Wednesday, October 08, 2014

Wystan's world

The critic's part Wystan Curnow art writings 1971-2013 is an elegant book containing a selection of Curnow’s writings edited by Christina Barton and Robert Leonard. As Leonard says in his introduction, the great thing Curnow did was to leave New Zealand, and then come back. While Curnow could have gone on to have a successful academic career in the US, in 1970 he bought a ticket home.

The first thing to say is that this is a very good read. That's probably because Curnow has always had a firm grip on his position in regard to culture and is happy to put it in plain albeit stylish and sometimes playful language. You may not agree with everything Curnow says (why would you) but you could never accuse him of obscurity. The second point is that Curnow has a particular talent for sussing out where the interesting stuff is happening and going with it. His writing probably made some of it interesting in the first place. And it's good to have so much material so readily available. Curnow is also a diligent observer of our culture and very generous with giving over important dates, times and events.

Some of the pieces will be familiar to some readers but there are a lot of fresh connections to make now that it's all together. A nicely edited selection of photographs tells its own story - men in suits and with pipes look out at the world, people scramble across the moonscape of the Mount Eden Crater, the now vanished tiled floors of the Auckland Art Gallery take a formalist turn, and Colin McCahon holds the centre. The selection of writing feels pretty representative and the editors are relaxed about letting Curnow show his obdurate side when it works for him. He has always had a very personal take on what’s what so you get some odd artists corralled together and many, many important people and events missed out or skated over. Most notably this version of Curnow hasn't engaged with many women artists. Only three of the 22 chapters focused on single artists are devoted to them so let's note them: et al., Julia Morison, Linda Buis in partnership with Peter Roche and Jacqueline Fraser coupled with Gordon Walters. Obviously there are women included in some of the other chapters, but still.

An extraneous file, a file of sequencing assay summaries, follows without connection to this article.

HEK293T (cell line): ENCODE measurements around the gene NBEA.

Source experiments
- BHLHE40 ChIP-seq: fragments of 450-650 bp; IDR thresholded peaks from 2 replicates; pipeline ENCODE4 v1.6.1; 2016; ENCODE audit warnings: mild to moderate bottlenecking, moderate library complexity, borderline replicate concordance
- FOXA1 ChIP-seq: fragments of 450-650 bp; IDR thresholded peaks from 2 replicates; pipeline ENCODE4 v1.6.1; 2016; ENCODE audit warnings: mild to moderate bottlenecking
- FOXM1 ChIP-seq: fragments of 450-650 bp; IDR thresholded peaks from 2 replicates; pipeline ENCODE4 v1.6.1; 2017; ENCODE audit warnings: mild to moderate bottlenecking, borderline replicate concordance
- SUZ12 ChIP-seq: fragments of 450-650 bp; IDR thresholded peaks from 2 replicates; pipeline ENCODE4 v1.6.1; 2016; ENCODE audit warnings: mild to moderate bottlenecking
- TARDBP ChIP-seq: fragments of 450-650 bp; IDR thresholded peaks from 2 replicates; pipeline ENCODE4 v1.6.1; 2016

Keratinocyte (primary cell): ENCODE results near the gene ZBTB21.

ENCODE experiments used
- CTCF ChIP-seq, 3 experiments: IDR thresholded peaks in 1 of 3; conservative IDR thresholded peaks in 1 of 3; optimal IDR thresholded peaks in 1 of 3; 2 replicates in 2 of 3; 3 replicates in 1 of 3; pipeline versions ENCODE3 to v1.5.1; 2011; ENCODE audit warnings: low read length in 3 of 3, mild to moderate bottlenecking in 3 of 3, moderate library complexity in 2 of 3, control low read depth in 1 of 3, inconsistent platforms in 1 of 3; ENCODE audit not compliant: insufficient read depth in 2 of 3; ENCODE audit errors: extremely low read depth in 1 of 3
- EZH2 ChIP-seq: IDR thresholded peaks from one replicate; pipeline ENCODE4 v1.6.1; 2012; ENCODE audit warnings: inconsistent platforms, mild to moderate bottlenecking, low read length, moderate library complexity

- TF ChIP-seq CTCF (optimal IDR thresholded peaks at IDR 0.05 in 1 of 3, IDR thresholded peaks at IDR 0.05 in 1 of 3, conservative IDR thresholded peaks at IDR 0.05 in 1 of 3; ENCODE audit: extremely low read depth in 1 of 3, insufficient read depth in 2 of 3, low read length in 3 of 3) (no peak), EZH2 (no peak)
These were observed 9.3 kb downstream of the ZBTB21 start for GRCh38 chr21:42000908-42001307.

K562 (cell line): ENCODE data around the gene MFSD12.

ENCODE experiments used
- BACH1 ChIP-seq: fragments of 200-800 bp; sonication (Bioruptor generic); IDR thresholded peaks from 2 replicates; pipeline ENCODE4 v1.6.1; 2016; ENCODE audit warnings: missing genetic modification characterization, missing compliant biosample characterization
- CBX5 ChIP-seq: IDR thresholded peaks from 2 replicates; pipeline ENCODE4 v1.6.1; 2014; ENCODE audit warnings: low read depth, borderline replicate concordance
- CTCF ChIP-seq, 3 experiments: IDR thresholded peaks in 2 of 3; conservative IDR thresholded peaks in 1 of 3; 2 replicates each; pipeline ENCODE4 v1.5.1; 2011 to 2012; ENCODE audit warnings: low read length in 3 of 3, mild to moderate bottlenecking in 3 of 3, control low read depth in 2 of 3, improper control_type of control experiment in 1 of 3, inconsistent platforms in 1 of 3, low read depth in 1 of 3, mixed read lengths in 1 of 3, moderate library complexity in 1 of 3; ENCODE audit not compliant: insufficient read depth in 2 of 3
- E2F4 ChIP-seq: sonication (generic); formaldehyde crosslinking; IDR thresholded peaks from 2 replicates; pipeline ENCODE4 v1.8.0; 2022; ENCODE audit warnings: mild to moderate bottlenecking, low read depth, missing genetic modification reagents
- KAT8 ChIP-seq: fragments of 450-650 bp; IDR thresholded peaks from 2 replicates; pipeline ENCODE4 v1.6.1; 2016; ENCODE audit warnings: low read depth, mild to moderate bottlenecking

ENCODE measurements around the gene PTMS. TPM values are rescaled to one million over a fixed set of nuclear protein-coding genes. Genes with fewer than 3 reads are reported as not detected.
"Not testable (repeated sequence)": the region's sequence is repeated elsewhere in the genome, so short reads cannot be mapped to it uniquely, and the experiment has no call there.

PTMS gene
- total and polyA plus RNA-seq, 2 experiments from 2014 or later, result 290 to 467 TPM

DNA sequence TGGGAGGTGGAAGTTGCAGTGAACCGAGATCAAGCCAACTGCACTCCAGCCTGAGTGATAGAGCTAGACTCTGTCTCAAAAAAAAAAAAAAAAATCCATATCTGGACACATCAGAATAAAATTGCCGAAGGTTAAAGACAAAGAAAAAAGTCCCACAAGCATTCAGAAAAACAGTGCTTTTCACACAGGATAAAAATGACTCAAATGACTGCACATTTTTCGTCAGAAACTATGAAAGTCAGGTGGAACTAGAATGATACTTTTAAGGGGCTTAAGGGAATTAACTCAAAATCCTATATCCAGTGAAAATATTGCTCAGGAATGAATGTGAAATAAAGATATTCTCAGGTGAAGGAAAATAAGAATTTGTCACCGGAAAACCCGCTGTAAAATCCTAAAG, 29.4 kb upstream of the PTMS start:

What Wystan Curnow nails is a style of art reporting we don't see much. Even though he peers at things through a global lens Curnow is always fully engaged with the work in front of him. It's the local he cares for and like a concerned parent he urges it on to greater heights. An essay like High culture in a small province is still provocative reading and its updating at the end of this book demonstrates that Curnow hasn't let his guard down.

Now what’s needed is an annotated edition of Wystan Curnow’s travel diaries from his years in the United States. No pressure.

Image: The critic’s part: Wystan Curnow art writings 1971-2013, published by Adam Art Gallery | IMA | VUP with funding via Creative NZ. Edited by Christina Barton and Robert Leonard.